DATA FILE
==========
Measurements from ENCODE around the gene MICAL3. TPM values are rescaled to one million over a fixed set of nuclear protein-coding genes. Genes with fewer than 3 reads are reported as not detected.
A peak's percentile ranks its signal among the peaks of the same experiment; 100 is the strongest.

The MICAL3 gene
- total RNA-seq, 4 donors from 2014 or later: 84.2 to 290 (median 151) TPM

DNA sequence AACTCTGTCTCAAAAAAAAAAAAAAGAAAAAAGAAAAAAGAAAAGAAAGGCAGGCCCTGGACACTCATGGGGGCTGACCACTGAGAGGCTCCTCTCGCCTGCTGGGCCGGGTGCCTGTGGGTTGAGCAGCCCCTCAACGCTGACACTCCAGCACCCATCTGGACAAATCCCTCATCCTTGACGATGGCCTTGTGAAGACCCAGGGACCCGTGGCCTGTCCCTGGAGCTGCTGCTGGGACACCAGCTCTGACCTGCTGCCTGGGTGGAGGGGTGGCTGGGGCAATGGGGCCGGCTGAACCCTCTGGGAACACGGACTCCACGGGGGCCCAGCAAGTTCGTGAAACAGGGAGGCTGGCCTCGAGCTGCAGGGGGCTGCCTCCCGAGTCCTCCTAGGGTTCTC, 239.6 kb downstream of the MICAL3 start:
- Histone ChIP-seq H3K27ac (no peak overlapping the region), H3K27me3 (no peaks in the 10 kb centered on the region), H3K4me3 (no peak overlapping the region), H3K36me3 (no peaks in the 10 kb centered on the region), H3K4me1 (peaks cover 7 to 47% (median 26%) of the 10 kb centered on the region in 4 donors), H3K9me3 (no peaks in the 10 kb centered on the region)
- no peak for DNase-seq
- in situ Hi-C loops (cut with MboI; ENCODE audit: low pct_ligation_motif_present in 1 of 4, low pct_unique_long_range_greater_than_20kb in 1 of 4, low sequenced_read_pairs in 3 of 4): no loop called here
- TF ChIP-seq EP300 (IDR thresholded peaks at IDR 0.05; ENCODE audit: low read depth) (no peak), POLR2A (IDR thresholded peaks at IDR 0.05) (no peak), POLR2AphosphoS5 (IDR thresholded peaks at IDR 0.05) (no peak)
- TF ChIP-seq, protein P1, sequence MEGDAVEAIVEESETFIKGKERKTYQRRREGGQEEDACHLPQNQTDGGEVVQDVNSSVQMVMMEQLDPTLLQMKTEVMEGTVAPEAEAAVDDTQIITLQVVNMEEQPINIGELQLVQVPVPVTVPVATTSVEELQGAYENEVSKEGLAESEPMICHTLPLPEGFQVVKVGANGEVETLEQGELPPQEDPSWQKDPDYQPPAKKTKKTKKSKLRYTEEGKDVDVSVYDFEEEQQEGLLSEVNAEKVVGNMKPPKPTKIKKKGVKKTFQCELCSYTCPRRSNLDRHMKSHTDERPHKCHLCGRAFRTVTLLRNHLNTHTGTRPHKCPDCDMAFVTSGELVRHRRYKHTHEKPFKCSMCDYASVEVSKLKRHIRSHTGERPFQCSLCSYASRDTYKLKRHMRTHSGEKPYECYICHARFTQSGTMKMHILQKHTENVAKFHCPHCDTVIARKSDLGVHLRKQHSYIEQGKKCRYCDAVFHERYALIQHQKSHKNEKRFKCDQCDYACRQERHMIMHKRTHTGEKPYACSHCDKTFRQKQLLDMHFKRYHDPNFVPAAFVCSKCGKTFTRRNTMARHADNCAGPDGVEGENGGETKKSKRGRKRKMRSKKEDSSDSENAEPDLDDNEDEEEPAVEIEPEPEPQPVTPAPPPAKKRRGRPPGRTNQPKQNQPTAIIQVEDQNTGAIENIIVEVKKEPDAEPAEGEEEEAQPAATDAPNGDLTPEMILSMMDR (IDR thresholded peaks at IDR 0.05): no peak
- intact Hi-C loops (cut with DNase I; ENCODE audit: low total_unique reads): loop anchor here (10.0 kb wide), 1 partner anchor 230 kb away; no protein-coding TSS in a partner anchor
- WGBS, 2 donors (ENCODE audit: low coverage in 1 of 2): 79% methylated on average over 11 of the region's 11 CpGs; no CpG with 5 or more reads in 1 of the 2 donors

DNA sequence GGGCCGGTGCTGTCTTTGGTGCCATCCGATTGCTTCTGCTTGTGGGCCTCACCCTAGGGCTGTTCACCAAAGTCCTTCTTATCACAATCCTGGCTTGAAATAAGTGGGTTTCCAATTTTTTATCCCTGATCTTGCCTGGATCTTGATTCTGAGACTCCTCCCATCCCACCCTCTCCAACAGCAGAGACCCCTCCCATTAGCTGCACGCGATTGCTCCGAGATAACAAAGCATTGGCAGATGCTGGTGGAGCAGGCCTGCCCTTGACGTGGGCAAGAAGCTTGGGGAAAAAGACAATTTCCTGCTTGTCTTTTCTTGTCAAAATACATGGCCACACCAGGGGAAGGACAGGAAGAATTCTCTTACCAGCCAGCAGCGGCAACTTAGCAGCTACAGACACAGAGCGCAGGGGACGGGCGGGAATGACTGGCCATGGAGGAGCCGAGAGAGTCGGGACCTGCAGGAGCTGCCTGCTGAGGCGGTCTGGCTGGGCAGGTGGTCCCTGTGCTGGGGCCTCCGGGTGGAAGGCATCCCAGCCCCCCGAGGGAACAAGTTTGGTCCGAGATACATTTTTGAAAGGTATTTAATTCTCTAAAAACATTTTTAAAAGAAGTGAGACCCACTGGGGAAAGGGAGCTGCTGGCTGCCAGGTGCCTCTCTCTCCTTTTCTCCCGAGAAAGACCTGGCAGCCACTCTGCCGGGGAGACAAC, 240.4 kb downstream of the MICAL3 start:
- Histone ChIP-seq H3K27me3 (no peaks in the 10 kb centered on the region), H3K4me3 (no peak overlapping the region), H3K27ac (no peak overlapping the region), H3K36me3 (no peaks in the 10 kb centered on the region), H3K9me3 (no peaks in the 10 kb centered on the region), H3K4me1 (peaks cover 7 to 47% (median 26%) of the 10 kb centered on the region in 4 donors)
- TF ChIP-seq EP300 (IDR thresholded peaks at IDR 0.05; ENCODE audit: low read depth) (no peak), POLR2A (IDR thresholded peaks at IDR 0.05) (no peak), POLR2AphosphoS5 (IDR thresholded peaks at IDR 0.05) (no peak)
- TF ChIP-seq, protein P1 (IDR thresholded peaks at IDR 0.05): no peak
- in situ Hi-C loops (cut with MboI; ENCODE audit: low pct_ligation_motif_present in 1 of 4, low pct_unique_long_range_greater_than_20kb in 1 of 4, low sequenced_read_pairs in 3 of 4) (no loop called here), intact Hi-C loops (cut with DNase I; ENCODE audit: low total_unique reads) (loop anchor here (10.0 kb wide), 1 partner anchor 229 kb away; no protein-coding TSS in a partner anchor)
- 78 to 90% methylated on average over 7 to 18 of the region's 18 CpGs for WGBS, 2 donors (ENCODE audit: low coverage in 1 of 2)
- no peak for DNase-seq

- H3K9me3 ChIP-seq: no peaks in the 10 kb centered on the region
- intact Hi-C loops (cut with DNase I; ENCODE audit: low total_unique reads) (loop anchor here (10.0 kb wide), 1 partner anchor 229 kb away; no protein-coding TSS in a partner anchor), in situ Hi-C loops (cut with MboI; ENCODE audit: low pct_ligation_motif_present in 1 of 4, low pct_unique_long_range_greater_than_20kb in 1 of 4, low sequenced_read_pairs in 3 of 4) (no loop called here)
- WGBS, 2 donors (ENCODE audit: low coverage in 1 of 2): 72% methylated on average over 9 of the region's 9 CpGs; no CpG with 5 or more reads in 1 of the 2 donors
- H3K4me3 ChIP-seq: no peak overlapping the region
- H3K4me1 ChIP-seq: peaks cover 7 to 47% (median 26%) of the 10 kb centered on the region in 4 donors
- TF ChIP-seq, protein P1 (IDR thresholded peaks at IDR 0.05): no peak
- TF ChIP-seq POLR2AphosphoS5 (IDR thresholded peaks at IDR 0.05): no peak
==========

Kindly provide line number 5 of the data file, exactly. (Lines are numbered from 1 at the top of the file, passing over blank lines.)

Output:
DNA sequence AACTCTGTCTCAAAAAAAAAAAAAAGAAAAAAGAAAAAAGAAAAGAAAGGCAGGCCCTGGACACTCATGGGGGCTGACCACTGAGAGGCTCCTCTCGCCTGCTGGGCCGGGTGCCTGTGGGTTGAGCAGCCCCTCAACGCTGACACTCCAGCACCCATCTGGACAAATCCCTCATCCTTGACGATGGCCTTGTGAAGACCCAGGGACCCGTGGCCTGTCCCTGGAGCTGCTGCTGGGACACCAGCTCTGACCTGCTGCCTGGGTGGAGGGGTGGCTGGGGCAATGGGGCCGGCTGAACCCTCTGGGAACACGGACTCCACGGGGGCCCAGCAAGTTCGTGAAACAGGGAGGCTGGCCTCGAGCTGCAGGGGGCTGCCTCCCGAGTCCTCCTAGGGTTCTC, 239.6 kb downstream of the MICAL3 start: